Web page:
It’s very easy to fall under the spell of the medieval walled town of Montblanc. Peaceful cobbled streets lead from the gate towers to the central, main square of Placa Major, bordered by a gothic town hall, a former noble’s mansion and a simple fountain. Several cafes offer the chance to warm up with a coffee, and even in January, the outside tables are popular with local ladies, dressed in stylish coats and fur hats.
Steps lead up to the 17th century baroque portal of Santa Maria la Major Church. It’s just approaching 10am and I patiently wait while a grey-haired lady opens the main door with a huge iron key, allowing me access to the interior which is pure 14th century gothic. There are some interesting wooden and stone carvings and a beautiful, stained glass rose window but I’m enticed by the possibility to access the roof for views across the town. Like Miravet Castle, I have to squeeze up a stone, spiral staircase before emerging under the large, cast-iron bells. From beneath the arched buttresses, I have a 360 degree view of the walled town and red, tiled roofs of the buildings below. The only downside, is the loud audio recording of screeching birds, seemingly designed to deter the pigeons from making a home there, but more likely to deter any potential human inhabitants to the surrounding area.
Next to the Church is the Regional Museum, with interesting displays of local trades, such as ironwork, barrel making, paper production and agriculture. Upstairs there are some history and art exhibitions, including some rather phallic Roman pendants.
Nearby is another Museum dedicated to the interpretation of rock art. Several caves in the local Prades Mountains were discovered to contain Neolithic paintings of red symbols and hunting scenes and the museum displays life-sized replicas of these caves, as well as lots of information about other rock art from the Iberian Peninsula and the rest of the world. Having already visited the caves of Altamira and El Castillo in Northern Spain, I am fascinated by the wealth of information on offer here and inspired to visit more rock art sites on my future travels.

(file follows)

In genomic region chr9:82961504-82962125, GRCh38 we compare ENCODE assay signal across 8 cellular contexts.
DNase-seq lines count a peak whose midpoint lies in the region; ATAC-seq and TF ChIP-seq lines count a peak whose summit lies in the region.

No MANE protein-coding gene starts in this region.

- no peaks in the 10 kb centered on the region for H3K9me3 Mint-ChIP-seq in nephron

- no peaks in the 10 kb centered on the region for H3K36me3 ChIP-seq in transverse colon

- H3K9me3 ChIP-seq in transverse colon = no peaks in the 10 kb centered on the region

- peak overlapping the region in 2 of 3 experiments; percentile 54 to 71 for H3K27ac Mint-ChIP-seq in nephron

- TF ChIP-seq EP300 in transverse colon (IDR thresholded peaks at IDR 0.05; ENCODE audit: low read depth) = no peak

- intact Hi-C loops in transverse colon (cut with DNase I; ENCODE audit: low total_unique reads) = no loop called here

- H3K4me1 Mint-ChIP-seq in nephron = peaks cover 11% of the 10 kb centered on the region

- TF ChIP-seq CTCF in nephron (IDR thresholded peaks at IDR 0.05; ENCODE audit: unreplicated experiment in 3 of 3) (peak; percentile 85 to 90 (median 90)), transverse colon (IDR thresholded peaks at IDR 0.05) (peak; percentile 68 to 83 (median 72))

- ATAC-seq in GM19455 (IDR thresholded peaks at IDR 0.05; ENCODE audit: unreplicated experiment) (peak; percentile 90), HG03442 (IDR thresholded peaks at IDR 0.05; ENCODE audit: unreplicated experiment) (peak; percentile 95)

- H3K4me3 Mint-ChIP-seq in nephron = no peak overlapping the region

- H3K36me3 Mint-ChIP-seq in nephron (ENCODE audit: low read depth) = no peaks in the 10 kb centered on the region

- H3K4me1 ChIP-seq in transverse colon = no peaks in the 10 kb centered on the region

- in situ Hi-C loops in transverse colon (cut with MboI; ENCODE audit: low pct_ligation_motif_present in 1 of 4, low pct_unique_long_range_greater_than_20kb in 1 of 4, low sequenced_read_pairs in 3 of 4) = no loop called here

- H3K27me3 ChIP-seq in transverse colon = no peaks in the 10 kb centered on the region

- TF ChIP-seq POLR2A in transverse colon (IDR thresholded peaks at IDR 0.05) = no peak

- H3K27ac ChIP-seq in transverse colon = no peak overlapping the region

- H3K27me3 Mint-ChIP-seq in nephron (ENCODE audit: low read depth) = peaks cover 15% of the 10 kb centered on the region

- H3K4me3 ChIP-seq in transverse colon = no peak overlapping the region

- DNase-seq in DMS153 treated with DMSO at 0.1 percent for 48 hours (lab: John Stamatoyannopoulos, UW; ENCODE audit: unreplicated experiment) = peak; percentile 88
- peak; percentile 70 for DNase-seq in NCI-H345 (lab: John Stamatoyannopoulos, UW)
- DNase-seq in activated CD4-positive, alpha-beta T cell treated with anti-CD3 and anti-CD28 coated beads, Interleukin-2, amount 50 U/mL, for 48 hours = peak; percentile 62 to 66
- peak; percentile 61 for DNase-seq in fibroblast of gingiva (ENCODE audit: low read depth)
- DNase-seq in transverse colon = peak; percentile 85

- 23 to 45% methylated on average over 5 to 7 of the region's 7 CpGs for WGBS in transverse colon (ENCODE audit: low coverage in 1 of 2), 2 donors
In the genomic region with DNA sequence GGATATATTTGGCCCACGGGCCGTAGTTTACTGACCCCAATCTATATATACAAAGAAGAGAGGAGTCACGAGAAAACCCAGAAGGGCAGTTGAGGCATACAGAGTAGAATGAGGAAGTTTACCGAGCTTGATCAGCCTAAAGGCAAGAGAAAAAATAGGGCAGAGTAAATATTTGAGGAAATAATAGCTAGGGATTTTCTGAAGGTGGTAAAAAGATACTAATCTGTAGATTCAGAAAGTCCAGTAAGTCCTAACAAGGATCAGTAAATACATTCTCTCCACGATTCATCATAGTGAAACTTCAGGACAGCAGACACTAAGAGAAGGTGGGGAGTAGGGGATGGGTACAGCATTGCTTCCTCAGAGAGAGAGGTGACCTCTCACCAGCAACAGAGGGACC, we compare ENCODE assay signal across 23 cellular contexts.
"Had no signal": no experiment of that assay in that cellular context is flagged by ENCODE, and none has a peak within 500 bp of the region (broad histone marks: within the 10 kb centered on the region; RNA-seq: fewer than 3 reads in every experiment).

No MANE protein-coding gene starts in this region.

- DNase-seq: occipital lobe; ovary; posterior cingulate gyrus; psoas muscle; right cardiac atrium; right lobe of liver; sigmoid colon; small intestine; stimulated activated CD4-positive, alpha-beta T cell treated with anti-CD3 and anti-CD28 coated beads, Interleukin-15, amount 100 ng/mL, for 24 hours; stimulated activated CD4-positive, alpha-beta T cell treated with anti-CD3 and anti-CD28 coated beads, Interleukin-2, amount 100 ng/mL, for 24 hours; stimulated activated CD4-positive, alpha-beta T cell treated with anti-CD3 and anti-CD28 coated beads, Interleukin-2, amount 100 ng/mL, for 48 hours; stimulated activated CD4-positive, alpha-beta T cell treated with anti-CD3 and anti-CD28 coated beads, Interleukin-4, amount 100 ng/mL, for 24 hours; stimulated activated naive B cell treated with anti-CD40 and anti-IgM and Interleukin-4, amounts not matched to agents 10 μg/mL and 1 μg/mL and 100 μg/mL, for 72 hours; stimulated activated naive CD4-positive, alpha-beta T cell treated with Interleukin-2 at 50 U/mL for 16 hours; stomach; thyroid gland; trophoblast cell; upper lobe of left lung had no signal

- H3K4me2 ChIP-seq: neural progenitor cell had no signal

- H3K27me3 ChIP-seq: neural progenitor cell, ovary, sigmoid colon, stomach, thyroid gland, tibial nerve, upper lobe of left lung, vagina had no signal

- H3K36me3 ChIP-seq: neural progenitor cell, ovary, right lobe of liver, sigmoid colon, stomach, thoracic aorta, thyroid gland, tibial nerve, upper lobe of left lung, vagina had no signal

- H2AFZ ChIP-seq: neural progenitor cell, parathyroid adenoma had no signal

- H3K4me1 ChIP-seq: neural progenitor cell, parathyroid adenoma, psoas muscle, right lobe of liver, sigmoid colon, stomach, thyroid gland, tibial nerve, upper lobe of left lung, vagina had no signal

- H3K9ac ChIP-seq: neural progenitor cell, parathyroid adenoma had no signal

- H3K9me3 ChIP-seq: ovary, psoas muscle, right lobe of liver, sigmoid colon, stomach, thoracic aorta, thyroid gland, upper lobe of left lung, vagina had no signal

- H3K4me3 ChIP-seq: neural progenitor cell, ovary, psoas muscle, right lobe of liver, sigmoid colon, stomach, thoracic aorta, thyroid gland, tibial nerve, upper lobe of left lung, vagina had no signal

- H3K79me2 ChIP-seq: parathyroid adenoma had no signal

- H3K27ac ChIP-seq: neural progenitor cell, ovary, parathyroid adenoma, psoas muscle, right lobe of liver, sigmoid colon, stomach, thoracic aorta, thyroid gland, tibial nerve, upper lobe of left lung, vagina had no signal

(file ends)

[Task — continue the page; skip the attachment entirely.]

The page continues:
After spending the night in a small car park just outside the town walls, next to the Convent de la Serra, I drive out to the monastery of Poblet, at the base of the densely wooded Prades Mountains. It is the largest of three Cistercian monasteries in the region, the others being Santes Creus and Vallbona de les Monges, and has been declared a UNESCO cultural heritage landmark. This may account for the expensive and, in my opinion, unjustified entrance fee. Founded in 1150 by the order of Count Ramon Berenguer IV, it was first populated by French monks who established an important spiritual and economic centre at the site. Even today, it is surrounded by vineyards and the powerful priorat wine is an expensive accompaniment to any meal.
The monastery was abandoned in 1835 following the Act of Dissolution but a few Italian monks returned in 1940 and began the restoration of Poblet. The main facade is very impressive with the twin towered Royal Gate and the baroque portal of the church. Inside, the main buildings of the monastery are simple and teach us about the daily life of the monks. The refectory is still used today and tables are laid up with cutlery, glasses and carafes of wine, whilst the library holds thousands of historical manuscripts but also a modern computer and printer. However, it is the church which holds the most historical and architectural interest. Lying upon two low, intersecting arches are the tombs of 8 Kings and 6 Queens of Catalonia and Aragon. They date from the 14th and 15th centuries but were carefully restored by Frederick Mares in the 20th century.
Back in the local village of L’Espluga de Francoli, I visit the art nouveau wine cellars of the Museo del Vi. There are many such buildings in the region, built to hold the vats of the wine cooperatives. I find the museum very interesting, even though there is no information in English. The wine tasting afterwards is even better and I’m especially warmed by the sweet, fruity moscatel. Luckily, I only have to stagger back to my motorhome, parked up for the night in a small car park across the river.